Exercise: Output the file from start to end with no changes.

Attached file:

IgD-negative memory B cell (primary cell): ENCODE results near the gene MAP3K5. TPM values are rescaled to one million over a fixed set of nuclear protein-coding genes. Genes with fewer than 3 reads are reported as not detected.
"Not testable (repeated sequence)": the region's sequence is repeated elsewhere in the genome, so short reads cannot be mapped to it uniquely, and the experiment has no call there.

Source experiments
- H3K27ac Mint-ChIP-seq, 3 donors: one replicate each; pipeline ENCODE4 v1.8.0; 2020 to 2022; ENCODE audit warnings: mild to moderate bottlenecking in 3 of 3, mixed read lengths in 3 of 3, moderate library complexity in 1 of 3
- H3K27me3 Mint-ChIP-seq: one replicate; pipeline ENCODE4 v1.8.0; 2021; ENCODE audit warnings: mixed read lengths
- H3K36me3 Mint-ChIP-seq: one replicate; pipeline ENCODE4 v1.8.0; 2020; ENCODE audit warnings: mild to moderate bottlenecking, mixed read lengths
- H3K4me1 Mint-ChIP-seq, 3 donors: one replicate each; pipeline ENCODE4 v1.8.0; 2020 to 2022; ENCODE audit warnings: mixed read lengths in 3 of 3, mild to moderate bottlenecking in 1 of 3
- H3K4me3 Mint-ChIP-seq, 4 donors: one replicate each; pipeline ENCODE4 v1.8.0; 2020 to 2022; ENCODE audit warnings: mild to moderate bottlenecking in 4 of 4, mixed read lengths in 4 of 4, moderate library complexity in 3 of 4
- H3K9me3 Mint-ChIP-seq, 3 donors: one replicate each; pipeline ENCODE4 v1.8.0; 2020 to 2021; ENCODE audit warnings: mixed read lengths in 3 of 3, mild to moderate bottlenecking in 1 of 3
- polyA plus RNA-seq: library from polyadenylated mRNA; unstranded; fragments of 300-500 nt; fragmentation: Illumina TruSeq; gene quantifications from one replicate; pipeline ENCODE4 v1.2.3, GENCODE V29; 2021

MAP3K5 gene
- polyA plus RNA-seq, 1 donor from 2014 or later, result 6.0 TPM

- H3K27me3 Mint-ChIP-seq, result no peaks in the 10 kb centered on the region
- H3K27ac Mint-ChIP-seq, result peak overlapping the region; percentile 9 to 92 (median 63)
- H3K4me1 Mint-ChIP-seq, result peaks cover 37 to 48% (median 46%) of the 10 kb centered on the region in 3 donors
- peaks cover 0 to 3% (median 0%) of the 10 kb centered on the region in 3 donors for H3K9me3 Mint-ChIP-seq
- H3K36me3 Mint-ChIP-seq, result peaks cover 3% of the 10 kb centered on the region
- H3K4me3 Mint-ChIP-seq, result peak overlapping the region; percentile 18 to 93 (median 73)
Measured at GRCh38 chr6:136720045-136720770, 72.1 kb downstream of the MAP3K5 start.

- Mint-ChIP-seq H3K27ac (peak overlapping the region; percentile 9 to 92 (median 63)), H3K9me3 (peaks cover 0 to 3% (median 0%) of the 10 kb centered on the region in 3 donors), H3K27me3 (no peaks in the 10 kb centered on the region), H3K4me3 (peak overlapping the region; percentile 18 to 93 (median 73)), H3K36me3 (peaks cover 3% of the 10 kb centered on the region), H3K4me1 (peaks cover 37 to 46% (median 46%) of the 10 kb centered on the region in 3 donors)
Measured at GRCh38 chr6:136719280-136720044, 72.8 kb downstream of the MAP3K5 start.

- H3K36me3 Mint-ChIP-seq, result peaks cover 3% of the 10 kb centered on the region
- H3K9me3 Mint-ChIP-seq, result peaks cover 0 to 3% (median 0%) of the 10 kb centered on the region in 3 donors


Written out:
IgD-negative memory B cell (primary cell): ENCODE results near the gene MAP3K5. TPM values are rescaled to one million over a fixed set of nuclear protein-coding genes. Genes with fewer than 3 reads are reported as not detected.
"Not testable (repeated sequence)": the region's sequence is repeated elsewhere in the genome, so short reads cannot be mapped to it uniquely, and the experiment has no call there.

Source experiments
- H3K27ac Mint-ChIP-seq, 3 donors: one replicate each; pipeline ENCODE4 v1.8.0; 2020 to 2022; ENCODE audit warnings: mild to moderate bottlenecking in 3 of 3, mixed read lengths in 3 of 3, moderate library complexity in 1 of 3
- H3K27me3 Mint-ChIP-seq: one replicate; pipeline ENCODE4 v1.8.0; 2021; ENCODE audit warnings: mixed read lengths
- H3K36me3 Mint-ChIP-seq: one replicate; pipeline ENCODE4 v1.8.0; 2020; ENCODE audit warnings: mild to moderate bottlenecking, mixed read lengths
- H3K4me1 Mint-ChIP-seq, 3 donors: one replicate each; pipeline ENCODE4 v1.8.0; 2020 to 2022; ENCODE audit warnings: mixed read lengths in 3 of 3, mild to moderate bottlenecking in 1 of 3
- H3K4me3 Mint-ChIP-seq, 4 donors: one replicate each; pipeline ENCODE4 v1.8.0; 2020 to 2022; ENCODE audit warnings: mild to moderate bottlenecking in 4 of 4, mixed read lengths in 4 of 4, moderate library complexity in 3 of 4
- H3K9me3 Mint-ChIP-seq, 3 donors: one replicate each; pipeline ENCODE4 v1.8.0; 2020 to 2021; ENCODE audit warnings: mixed read lengths in 3 of 3, mild to moderate bottlenecking in 1 of 3
- polyA plus RNA-seq: library from polyadenylated mRNA; unstranded; fragments of 300-500 nt; fragmentation: Illumina TruSeq; gene quantifications from one replicate; pipeline ENCODE4 v1.2.3, GENCODE V29; 2021

MAP3K5 gene
- polyA plus RNA-seq, 1 donor from 2014 or later, result 6.0 TPM

- H3K27me3 Mint-ChIP-seq, result no peaks in the 10 kb centered on the region
- H3K27ac Mint-ChIP-seq, result peak overlapping the region; percentile 9 to 92 (median 63)
- H3K4me1 Mint-ChIP-seq, result peaks cover 37 to 48% (median 46%) of the 10 kb centered on the region in 3 donors
- peaks cover 0 to 3% (median 0%) of the 10 kb centered on the region in 3 donors for H3K9me3 Mint-ChIP-seq
- H3K36me3 Mint-ChIP-seq, result peaks cover 3% of the 10 kb centered on the region
- H3K4me3 Mint-ChIP-seq, result peak overlapping the region; percentile 18 to 93 (median 73)
Measured at GRCh38 chr6:136720045-136720770, 72.1 kb downstream of the MAP3K5 start.

- Mint-ChIP-seq H3K27ac (peak overlapping the region; percentile 9 to 92 (median 63)), H3K9me3 (peaks cover 0 to 3% (median 0%) of the 10 kb centered on the region in 3 donors), H3K27me3 (no peaks in the 10 kb centered on the region), H3K4me3 (peak overlapping the region; percentile 18 to 93 (median 73)), H3K36me3 (peaks cover 3% of the 10 kb centered on the region), H3K4me1 (peaks cover 37 to 46% (median 46%) of the 10 kb centered on the region in 3 donors)
Measured at GRCh38 chr6:136719280-136720044, 72.8 kb downstream of the MAP3K5 start.

- H3K36me3 Mint-ChIP-seq, result peaks cover 3% of the 10 kb centered on the region
- H3K9me3 Mint-ChIP-seq, result peaks cover 0 to 3% (median 0%) of the 10 kb centered on the region in 3 donors